Celebrating Chimney Tops Trail

Chimney Tops Trail
Chimney Tops Trail

I remember climbing Chimney Tops Trail in Great Smoky Mountains National Park. The two-mile trail was full of uneven rocks, roots and gaps.

Now, thanks to the Trails Forever program funded by Friends of the Smokies, the trail is perfect. Yes, it’s still steep – nothing that can be done about that – but the highly skilled Trails Forever crew has put in steps,  drainage ditches and removed hazard trees.

Eric Wood, one of the trail crew leaders, showed us some “before” pictures of the trail. See the bottom of this post for the statistics on the trail.


Yesterday, I joined a celebration to recognize the trail crew, donors, and volunteers, park partners.

Superintendent Cassius Cash thanked everyone for their work. And a bunch of us climbed to the top of Chimney Tops. The staircases were amazing. In fact, one run of over 360 steps is dubbed, “the Stairway to Heaven”. This trail will last, yes, forever.

Superintendent Cash, trail crew leaders and FOTS leaders
Superintendent Cash, trail crew leaders and FOTS leaders

But at the top of the trail, the rock climb was still there. The park crew was not going to blast the mountain and put in a viewing platform. I dropped my pack and started climbing the rocks. At some point, I dropped my poles and went on all fours, or five (my behind) or, seven (my knees, as well). It was not a pretty sight. But I made it to the top.


On top of Chimney Tops with Anna Lee
On top of Chimney Tops with Anna Lee

Here I am with Anna Lee Zanetti on top of Chimney Tops Trail. Anna Lee is the outreach associate for Friends of the Smokies. She and I lead monthly hikes for FOTS members.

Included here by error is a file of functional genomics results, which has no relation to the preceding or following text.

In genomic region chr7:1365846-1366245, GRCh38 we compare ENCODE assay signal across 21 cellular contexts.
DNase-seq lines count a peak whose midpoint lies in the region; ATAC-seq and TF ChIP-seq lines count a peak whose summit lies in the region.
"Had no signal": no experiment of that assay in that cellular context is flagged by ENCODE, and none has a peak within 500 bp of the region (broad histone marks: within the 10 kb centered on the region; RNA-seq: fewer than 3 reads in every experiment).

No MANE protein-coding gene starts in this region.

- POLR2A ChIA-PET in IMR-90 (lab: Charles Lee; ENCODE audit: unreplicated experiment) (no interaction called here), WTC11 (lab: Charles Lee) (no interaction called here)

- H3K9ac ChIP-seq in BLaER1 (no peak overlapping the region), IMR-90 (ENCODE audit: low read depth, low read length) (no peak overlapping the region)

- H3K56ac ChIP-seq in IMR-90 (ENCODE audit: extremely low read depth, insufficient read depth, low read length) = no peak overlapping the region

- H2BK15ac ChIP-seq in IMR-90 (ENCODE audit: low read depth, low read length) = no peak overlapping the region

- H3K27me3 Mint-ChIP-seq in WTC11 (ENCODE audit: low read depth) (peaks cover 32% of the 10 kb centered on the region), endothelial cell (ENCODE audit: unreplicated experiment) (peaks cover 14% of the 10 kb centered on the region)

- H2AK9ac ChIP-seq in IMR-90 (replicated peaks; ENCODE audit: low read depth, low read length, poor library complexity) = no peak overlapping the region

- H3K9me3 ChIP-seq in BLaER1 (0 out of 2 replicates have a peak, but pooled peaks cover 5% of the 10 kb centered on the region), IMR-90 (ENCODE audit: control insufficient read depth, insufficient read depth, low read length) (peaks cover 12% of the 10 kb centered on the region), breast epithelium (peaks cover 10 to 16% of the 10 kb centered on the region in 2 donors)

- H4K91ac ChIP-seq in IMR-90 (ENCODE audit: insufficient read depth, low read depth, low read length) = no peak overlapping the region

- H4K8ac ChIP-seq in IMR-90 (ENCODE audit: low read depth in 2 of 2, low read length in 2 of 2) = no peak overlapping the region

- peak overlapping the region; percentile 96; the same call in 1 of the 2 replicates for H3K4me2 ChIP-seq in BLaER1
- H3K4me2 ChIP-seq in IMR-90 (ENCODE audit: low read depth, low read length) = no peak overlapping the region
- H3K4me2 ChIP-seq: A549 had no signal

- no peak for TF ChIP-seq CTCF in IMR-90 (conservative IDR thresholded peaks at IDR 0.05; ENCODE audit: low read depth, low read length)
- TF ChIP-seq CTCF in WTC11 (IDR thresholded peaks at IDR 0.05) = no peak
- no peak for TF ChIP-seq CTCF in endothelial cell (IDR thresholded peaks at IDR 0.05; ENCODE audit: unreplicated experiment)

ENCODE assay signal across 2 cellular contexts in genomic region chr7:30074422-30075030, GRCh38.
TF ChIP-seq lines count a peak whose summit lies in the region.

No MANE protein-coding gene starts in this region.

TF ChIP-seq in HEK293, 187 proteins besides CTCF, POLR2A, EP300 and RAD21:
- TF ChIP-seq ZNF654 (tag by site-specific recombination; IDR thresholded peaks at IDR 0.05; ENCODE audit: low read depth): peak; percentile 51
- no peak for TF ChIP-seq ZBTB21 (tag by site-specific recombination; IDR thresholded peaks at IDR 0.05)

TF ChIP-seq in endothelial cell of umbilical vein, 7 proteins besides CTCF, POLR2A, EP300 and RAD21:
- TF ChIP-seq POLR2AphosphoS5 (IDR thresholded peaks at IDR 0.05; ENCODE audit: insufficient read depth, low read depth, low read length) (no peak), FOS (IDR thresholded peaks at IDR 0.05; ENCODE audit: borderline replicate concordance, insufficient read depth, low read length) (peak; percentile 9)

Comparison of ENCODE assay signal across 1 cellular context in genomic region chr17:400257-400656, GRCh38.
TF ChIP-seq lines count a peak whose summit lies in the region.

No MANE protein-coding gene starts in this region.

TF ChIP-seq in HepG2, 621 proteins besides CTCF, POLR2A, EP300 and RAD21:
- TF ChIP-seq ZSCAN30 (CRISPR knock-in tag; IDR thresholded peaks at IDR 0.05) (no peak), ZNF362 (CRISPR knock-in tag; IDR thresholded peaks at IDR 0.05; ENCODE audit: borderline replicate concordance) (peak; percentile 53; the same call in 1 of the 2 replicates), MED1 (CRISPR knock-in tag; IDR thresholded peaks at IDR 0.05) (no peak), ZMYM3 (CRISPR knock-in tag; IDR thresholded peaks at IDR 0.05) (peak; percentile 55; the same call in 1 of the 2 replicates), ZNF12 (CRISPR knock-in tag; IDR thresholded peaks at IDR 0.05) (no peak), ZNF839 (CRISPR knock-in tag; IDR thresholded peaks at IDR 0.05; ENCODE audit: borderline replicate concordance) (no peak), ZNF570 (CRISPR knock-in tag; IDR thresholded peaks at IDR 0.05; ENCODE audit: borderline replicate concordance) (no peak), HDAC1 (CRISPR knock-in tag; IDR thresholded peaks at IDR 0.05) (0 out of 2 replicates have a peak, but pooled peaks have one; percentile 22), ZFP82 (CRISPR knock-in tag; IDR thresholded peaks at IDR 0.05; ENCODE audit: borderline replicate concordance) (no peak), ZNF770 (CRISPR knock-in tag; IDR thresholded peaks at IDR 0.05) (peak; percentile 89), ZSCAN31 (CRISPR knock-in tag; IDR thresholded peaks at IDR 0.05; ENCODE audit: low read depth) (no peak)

She was here, climbing on a work day. This is part of her job. Now, how lucky can you get?


Thanks to all who contributed in time, money, sweat and effort to make Chimney Tops Trail last, well, forever.

For those who love numbers, here are some:

Chimney Tops Trail Reconstruction Highlights: 

• 367 rock steps constructed (each weighing ~ 300 lbs each)
• 291 locust log steps constructed (each weighing ~ 80 pounds each)
• 700 square feet of locust retaining walls constructed
• 820 linear feet of rock and locust turnpike constructed
• 1,600 linear feet of uphill drainage ditches created
• 40,000 cubic feet of rock crush fill (6 million pounds!) made on site by hand to harden trail tread and fill trail structures.
• 51,000 cubic feet of trail tread (7 1/2 million pounds!) moved along trail corridor to improve drainage.
• 53 hazard trees removed

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